Latest comments from some travellers in China
I found out I got cheated by the driver who took me from Guangzhou Airport to my hotel. He charged me RMB 800 one way to the hotel. The true cost, I found out after, should only have been RMB 150!!!
The taxi driver spoke no English and only knew the area he was travelling from. He did not know the resort I was going to and couldn’t even find it despite the hotel having given me a written address in Chinese. I had to look up the hotel’s phone number on my iPhone and ask them to speak to the driver in Chinese and explain to him where to go. Even after that, he still got lost! I had to end up getting Google Maps up and pointing the way. And after all that, he tried to charge me more than agreed when we got there! He wanted 700RMB plus he demanded I pay the tolls, an extra 80RMB, and then he wanted another 100RMB at the end for no reason!
I was born in China and a business woman; never thought I could get conned in China!
I wanted to buy a camera. Friend told me which model to buy at what price and told me never listen to what the shop assistant recommended. After I asked for the model I wanted, the store manager immediately recommended another model, which would cost a little more, but would be “the best on the market", she said … I completed forgot what my friend had said and bought the slightly more expensive one, which does look very stylish. Later, I learned that it’s a cheaper model! I couldn’t believe how naïve I was! I would never dream of any sales person in Australia playing such trick!
I visited a factory from which I intended to buy some products and, to save costs, I did not bring my own interpreter. Instead, I used the one provided by the factory. I wish I hadn’t. She’s obviously on their side — which does not help at all when I am trying to negotiate the best prices.
Our company orders a lot of stationery and ticket wallets from China. We have staff who speak perfect Chinese, but often we do not do business directly with suppliers in China. Instead, we work through a local agent who assists in communication and quality control! It’s rather difficult to deal with a supplier directly when you have different mindset. What you think of as a norm is, more often than not, not normal in China.
The language barrier and cultural differences often cause major problems when doing business in China. Most Chinese natives do not speak a word of English and this can obviously cause issues with any or all of the following stages of your journey:
Even on-line research can be difficult as many of the local websites required for a greater knowledge of the area may not cater to non-Chinese speakers. Navigating hundreds of sites composed in half-English or entirely in Chinese will be a great hassle and make it difficult to pay full attention to all of the potential traps of the internet, such as fake booking websites.
Finding the right location can also become a Herculean effort. China has 34 states, 845 cities and 374 country-level cities with many locations having similar spelling and pronunciation. This significantly inhibits your ability to organize your itinerary and to select appropriate and comfortable accommodations.
Further, if you need to travel between cities, choosing the proper transport will be difficult online due to the lack of English options on Chinese transport websites. On top of this, most of major Chinese cities have more than one railway and coach station. You will have to properly identify your station or all preparation will have been in vain.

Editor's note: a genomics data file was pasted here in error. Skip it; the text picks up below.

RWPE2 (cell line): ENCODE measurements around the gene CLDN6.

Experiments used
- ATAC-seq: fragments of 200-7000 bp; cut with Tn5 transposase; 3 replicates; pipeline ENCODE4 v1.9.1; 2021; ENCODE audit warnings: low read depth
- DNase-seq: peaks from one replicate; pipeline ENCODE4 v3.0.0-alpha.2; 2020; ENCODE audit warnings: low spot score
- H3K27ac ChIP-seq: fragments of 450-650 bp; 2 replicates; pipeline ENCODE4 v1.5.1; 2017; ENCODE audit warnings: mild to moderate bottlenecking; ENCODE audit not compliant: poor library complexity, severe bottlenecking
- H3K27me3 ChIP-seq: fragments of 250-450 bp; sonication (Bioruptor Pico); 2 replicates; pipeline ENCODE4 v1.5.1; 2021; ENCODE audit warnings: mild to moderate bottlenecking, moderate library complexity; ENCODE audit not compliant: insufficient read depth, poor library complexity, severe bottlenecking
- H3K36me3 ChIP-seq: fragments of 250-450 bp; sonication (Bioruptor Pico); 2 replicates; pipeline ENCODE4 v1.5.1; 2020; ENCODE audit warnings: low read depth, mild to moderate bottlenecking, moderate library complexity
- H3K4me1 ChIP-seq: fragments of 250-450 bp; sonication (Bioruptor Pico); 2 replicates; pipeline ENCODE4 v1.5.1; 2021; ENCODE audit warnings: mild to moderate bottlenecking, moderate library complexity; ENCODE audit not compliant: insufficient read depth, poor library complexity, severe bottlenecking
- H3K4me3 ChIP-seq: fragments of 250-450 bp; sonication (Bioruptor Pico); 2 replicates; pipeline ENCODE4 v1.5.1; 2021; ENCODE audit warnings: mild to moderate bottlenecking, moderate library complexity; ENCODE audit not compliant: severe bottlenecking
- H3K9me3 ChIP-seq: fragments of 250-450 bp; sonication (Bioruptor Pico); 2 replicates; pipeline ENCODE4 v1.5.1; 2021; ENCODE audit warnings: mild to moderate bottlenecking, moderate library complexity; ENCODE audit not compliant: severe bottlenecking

2. When you are in China
Consider this confusing whirlpool of opportunities for miscommunction: asking for directions, using taxis, getting a local mobile number, buying train tickets, buying coach tickets, going to the right railway, going to the right coach station, getting on the right train, getting off at the right stop, finding a restaurant, ordering food, seeking misplaced luggage, and even attempting to deal with any travel accidents or finding medical assistance.
As in the testimony above, taxi drivers may overcharge your fares or take you a longer way, interpreters from your business contacts will not look after your interests properly but may favor their employers. And, in all areas, the culture differences alone can cause you to feel uncomfortable during negotiations with business owners, suppliers, doctors, taxi cab drivers.
Most importantly, it can be difficult to get help in cases of emergencyies. You will have to deal with the airline, follow up your lost luggage, and arrange to buy new clothing as well as having the worry of how to pay if you lose your money and/or credit cards, all without any knowledge of the language or the assistance of a reliable source of help.
Most Chinese people are friendly, honest and welcome visitors. Unfortunately there are also those dishonest people who will take advantage of your ignorance of the region or the social norm. They willrip you off or provide over-priced services or short-change the quality of your ordered products.
3. After returning home:
The goods that you negotiated may not arrive on time as the suppliers promised. The goods that do arrive may not be the same goods that you ordered, or the quantitymay be incorrect. The service promised by the local supplier may not be up to the negotiated standard and on-going communications with China to resolve the situation may become difficult at times.
If you want to have a long-term, successful, business relationship with China; it is paramount that you work with a trusted local agency who will assist you in communication, negotiation, and quality control.
Our hosts will not only help you overcome the language barrier; we willalso offer business assistance in every way that we can to help you establish or improve your business relationship with your suppliers in China!
If you can’t afford to get it right the first time, how can you afford to do it twice?!